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Topic: A question regarding element 120  (Read 5727 times)

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Offline Bublik

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A question regarding element 120
« on: July 18, 2012, 10:33:37 PM »
There was an attempt to synthesize the element 120 recently in the GSI Helmholtz Centre for Heavy Ion Research.
Nuclear chemists and physicists attempted to do this by accelerating element 98; Californium, and element 22; Titanium.
Does anyone know why they chose this particular combination of elements? Californium by itself is difficult to synthesize so why spend time and money on something which, the way I see it (which I'm sure is wrong, being the reason I'm asking this question) can be replaced with a much simpler combination which is more cost and time effective.

Why not for example, use a combination of Lead (82) and Strontium (38)? Someone please explain this to me.

Another question deriving from this is: wouldn't it be easier to start by trying to synthesize element 130, and then when it decays to element 128, 126, 124, 122, and 120 you will simultaneously discover those as well...

That probably sounds childish, but please correct my misunderstandings

 

Offline gippgig

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Re: A question regarding element 120
« Reply #1 on: July 19, 2012, 02:08:17 AM »
98 + 22 has the highest estimated cross-section to produce 120 of currently feasible reactions (100 +20 would be a lot better but there is no way to produce a sufficient quantity of fermium).
The cross-section for producing 130 would be much smaller than 120 (and it would most likely decay by spontaneous fission rather than alpha emission).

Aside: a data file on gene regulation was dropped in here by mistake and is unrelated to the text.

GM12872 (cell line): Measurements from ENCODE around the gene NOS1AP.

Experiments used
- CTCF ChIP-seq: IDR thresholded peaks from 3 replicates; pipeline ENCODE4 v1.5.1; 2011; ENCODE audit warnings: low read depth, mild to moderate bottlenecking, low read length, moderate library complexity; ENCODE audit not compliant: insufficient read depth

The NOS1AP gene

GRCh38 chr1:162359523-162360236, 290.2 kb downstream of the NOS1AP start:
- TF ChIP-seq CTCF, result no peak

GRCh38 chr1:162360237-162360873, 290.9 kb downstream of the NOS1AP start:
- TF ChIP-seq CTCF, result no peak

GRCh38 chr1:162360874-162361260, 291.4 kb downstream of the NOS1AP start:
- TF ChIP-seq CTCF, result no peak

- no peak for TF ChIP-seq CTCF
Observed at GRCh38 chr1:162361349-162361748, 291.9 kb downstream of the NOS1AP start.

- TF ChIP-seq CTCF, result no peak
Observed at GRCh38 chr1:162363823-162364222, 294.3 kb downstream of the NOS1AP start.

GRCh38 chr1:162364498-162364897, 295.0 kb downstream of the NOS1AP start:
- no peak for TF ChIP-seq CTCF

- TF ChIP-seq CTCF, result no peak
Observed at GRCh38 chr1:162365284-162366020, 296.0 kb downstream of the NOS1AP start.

Offline Bublik

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Re: A question regarding element 120
« Reply #2 on: July 19, 2012, 01:44:25 PM »
Sorry, that's the answer I was looking for but what do you mean about highest estimated cross-section? What does that mean, and why does it apply specifically to number 98 and 22 (excluding 100 and 20 because of unavailability of fermium)?

Offline gippgig

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Re: A question regarding element 120
« Reply #3 on: July 20, 2012, 02:55:59 AM »
Highest estimated cross-section = maximum likelihood based on current knowledge of producing the desired product. Cross-sections depend on a complicated combination of factors but in general a smaller projectile on a larger target is better. Cf is the largest target available (but I believe they used 249Cf; 252Cf, while a lot harder to handle (emits dangerous levels of neutrons), would be better).

Offline Bublik

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Re: A question regarding element 120
« Reply #4 on: July 20, 2012, 01:07:06 PM »
Sounds fascinating! Thanks a lot for the input, all this stuff is so interesting!  ;D

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